If we consider two aircraft deliveries a failure and 204 a success, the next star of our show is definitely a bestseller. In 1956 North American Aviation, its reputation backed by the famous F-86 Sabre and F-100 Super Sabre fighters, started work on a jet trainer. The design had been anticipated before, but the U.S.A.F. order and the money flow made work that much easier. The corporation used its experience to create not only (and not essentially) a military trainer, but the world’s first twin-jet executive aircraft. North American Sabreliner not only inherited elements of design but also the legacy of the Sabre series.
The first prototype took off on 16 September 1958, just a year behind Lockheed JetStar. It was fitted with two General Electric YF85 that were later dropped in favour of Pratt & Whitney JT-12 (as mentioned earlier, this was the engine of choice for the JetStar). Sabreliner had half the MTO of Lockheed’s design and two engines provided sufficient thrust to enable a max cruising speed of 440kt and a range up to 1750nm with four pax.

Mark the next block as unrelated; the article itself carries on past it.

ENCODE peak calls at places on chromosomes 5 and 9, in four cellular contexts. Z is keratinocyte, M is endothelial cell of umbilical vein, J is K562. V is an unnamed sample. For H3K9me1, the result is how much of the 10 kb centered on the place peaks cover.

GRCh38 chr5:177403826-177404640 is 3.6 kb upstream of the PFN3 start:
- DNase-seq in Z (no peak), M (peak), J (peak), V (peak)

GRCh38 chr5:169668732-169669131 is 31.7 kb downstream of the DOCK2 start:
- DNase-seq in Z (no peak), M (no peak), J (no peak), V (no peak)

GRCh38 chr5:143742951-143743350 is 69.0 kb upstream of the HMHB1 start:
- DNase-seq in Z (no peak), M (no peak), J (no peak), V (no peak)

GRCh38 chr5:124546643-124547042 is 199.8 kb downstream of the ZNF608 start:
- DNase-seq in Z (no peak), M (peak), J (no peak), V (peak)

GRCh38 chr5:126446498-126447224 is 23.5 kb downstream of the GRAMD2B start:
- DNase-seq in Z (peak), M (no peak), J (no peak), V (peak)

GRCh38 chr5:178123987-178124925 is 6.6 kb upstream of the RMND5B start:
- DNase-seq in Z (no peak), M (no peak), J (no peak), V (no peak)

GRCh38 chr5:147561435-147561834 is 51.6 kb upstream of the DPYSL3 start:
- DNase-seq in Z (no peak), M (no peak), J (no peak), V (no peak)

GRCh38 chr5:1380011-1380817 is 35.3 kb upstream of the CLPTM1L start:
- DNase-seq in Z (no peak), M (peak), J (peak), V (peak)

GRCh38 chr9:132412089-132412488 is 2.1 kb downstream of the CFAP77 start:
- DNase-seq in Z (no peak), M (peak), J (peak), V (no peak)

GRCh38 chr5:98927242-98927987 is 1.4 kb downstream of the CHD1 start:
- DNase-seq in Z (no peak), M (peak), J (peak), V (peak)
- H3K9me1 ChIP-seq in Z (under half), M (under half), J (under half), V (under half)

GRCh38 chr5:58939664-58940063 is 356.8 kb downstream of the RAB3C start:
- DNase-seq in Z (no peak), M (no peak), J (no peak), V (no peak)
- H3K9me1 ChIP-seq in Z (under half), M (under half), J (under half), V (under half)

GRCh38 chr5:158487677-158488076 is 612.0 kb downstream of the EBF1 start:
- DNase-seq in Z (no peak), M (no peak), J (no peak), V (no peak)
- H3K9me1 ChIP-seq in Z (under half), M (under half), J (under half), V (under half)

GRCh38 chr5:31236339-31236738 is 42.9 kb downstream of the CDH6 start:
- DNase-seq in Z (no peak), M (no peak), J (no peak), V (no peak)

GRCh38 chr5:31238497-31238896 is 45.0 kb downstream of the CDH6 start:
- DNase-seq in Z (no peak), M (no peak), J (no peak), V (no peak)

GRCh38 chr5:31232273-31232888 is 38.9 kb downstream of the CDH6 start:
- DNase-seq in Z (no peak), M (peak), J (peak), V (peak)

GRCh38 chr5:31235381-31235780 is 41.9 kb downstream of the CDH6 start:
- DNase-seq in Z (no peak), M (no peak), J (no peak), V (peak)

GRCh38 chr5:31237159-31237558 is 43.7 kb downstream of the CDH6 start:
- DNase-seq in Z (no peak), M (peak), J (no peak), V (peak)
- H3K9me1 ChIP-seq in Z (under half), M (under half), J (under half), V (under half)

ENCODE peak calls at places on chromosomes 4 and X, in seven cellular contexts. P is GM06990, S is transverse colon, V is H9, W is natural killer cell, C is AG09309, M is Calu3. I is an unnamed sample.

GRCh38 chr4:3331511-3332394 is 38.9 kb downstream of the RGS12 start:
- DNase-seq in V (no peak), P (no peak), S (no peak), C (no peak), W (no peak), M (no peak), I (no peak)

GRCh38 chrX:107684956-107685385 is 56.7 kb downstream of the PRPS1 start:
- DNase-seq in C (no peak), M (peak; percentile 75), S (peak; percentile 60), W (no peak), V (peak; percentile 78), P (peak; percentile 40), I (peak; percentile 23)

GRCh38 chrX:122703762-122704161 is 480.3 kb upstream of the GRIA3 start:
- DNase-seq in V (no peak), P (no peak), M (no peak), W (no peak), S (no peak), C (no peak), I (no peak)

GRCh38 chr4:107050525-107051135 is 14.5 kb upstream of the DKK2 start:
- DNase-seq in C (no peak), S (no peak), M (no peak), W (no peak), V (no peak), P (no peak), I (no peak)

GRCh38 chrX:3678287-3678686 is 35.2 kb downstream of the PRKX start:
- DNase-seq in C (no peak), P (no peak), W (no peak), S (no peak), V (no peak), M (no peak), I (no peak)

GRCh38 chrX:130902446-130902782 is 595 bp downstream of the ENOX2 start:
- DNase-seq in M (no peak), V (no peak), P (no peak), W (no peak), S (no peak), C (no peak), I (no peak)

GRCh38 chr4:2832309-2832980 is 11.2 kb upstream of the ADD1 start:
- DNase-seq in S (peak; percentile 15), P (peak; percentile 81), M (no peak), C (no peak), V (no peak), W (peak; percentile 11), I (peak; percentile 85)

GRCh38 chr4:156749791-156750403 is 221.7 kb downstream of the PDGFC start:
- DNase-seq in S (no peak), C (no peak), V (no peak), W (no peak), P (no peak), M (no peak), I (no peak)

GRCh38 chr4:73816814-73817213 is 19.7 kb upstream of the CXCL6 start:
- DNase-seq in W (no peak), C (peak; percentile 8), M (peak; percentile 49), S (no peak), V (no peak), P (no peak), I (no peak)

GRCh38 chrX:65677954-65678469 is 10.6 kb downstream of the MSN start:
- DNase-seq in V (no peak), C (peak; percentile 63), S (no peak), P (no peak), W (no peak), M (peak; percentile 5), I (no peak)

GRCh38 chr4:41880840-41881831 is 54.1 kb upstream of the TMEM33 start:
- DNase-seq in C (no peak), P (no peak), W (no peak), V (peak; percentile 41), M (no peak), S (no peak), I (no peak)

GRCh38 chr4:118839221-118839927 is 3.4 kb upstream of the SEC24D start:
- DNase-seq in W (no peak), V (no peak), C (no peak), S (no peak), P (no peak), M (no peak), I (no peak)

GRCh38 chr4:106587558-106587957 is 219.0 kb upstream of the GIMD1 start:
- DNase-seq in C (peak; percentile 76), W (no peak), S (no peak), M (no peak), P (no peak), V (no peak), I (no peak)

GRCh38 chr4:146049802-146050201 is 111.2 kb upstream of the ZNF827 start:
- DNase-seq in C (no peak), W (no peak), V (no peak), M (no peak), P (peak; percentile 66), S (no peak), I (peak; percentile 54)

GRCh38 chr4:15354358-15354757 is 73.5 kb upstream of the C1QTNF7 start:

A good price tag, spacious cabin for its class, jet engines and the fame of its ancestors ensured the Sabreliner great success. Its 50th birthday is just around the corner and still around 300 Sabreliners navigate the skies – that’s more than there ever were JetStars, even though the comparison between the two may be a bit far-fetched. The future of the Sabreliner shows much promise: Sabreliner Corporation, headquartered in St. Louis, MO, provides parts and modifications for the aircraft. The owners even of the oldest models have a chance to renew and refurbish their planes according to modern standards of airworthiness and noise and, where interior is concerned, aesthetics. A price tag as low as $ 600-700 thousand, accessible parts, good support and service and specifications that put the Sabreliner alongside modern bizjets makes it an excellent “bargain ride”, to quote Mark Huber.
Much has been said about the longevity of pioneer bizjets. However there is one that leaves competitors far behind: originally designed as the De Havilland D.H. 125 Jet Dragon, it was then marketed as the Hawker Siddeley HS.125, later the British Aerospace HS. 125, then Raytheon Hawker and nowadays the Hawker series of HawkerBeechcraft Corporation.